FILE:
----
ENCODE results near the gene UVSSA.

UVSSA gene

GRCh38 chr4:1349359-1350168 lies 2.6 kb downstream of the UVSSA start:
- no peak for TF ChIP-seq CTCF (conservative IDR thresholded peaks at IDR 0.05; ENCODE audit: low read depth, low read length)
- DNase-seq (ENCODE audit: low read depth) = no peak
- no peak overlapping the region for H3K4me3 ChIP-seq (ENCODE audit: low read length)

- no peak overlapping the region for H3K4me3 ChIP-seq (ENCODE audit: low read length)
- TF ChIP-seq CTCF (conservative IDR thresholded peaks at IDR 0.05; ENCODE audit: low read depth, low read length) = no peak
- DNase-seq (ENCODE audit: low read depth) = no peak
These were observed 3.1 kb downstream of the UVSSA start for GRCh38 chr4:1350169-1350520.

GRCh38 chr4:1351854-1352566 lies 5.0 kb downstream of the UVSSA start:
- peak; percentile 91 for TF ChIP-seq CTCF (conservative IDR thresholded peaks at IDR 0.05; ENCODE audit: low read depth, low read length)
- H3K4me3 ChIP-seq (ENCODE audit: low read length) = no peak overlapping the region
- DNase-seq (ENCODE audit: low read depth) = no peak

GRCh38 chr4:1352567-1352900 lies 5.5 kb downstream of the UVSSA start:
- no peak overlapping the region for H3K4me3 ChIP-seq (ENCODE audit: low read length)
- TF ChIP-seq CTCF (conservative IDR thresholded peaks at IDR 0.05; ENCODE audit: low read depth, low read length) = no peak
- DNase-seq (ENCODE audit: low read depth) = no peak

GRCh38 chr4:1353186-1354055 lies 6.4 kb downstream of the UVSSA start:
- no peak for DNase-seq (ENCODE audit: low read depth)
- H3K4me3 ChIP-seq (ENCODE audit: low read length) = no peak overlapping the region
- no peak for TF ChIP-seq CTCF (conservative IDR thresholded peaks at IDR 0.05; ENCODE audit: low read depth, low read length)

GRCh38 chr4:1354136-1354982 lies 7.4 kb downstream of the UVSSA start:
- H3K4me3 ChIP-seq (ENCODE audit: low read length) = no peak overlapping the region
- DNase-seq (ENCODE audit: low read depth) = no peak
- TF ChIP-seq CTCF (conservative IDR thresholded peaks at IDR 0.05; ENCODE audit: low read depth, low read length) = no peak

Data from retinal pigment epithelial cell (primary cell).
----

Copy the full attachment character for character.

ENCODE results near the gene UVSSA.

UVSSA gene

GRCh38 chr4:1349359-1350168 lies 2.6 kb downstream of the UVSSA start:
- no peak for TF ChIP-seq CTCF (conservative IDR thresholded peaks at IDR 0.05; ENCODE audit: low read depth, low read length)
- DNase-seq (ENCODE audit: low read depth) = no peak
- no peak overlapping the region for H3K4me3 ChIP-seq (ENCODE audit: low read length)

- no peak overlapping the region for H3K4me3 ChIP-seq (ENCODE audit: low read length)
- TF ChIP-seq CTCF (conservative IDR thresholded peaks at IDR 0.05; ENCODE audit: low read depth, low read length) = no peak
- DNase-seq (ENCODE audit: low read depth) = no peak
These were observed 3.1 kb downstream of the UVSSA start for GRCh38 chr4:1350169-1350520.

GRCh38 chr4:1351854-1352566 lies 5.0 kb downstream of the UVSSA start:
- peak; percentile 91 for TF ChIP-seq CTCF (conservative IDR thresholded peaks at IDR 0.05; ENCODE audit: low read depth, low read length)
- H3K4me3 ChIP-seq (ENCODE audit: low read length) = no peak overlapping the region
- DNase-seq (ENCODE audit: low read depth) = no peak

GRCh38 chr4:1352567-1352900 lies 5.5 kb downstream of the UVSSA start:
- no peak overlapping the region for H3K4me3 ChIP-seq (ENCODE audit: low read length)
- TF ChIP-seq CTCF (conservative IDR thresholded peaks at IDR 0.05; ENCODE audit: low read depth, low read length) = no peak
- DNase-seq (ENCODE audit: low read depth) = no peak

GRCh38 chr4:1353186-1354055 lies 6.4 kb downstream of the UVSSA start:
- no peak for DNase-seq (ENCODE audit: low read depth)
- H3K4me3 ChIP-seq (ENCODE audit: low read length) = no peak overlapping the region
- no peak for TF ChIP-seq CTCF (conservative IDR thresholded peaks at IDR 0.05; ENCODE audit: low read depth, low read length)

GRCh38 chr4:1354136-1354982 lies 7.4 kb downstream of the UVSSA start:
- H3K4me3 ChIP-seq (ENCODE audit: low read length) = no peak overlapping the region
- DNase-seq (ENCODE audit: low read depth) = no peak
- TF ChIP-seq CTCF (conservative IDR thresholded peaks at IDR 0.05; ENCODE audit: low read depth, low read length) = no peak

Data from retinal pigment epithelial cell (primary cell).